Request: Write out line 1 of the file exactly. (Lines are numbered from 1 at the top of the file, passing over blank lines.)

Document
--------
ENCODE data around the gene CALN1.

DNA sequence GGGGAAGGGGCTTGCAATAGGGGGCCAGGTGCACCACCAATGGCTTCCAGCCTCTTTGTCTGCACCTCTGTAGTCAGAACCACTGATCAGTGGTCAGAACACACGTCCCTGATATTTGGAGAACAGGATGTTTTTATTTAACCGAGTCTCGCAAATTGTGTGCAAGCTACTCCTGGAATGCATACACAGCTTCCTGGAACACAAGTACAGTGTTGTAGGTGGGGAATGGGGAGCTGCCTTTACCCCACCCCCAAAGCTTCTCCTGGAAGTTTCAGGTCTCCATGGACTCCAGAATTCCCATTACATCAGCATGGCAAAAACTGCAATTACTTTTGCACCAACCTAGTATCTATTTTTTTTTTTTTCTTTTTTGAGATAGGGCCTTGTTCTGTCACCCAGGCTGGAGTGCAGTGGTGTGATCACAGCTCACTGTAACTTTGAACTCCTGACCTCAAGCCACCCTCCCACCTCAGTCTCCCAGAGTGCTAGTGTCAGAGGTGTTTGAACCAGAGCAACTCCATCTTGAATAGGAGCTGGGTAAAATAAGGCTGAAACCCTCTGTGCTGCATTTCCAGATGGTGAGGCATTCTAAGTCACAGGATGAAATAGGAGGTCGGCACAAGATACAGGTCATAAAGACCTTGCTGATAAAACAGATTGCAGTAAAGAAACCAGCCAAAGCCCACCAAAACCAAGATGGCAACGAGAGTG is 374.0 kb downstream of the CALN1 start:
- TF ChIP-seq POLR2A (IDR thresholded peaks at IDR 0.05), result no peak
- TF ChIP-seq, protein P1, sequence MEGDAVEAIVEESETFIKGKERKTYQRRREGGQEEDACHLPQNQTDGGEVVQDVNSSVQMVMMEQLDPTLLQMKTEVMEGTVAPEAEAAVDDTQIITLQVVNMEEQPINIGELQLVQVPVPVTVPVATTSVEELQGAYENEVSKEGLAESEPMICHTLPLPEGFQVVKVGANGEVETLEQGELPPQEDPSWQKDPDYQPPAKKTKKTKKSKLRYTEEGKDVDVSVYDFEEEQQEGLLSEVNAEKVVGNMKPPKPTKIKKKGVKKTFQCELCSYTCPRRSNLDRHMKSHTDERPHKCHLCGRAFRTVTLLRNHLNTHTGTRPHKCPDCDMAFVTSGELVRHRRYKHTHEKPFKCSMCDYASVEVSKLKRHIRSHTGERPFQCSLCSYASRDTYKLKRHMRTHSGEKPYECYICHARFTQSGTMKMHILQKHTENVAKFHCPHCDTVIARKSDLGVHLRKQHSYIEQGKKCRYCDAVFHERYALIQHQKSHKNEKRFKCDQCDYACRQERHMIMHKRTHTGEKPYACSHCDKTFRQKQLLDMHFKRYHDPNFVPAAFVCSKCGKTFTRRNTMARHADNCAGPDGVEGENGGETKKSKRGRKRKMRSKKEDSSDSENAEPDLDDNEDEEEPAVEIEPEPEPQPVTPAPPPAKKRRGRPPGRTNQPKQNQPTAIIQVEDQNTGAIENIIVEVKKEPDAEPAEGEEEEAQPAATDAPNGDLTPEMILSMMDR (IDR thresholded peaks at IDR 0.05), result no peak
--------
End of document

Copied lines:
ENCODE data around the gene CALN1.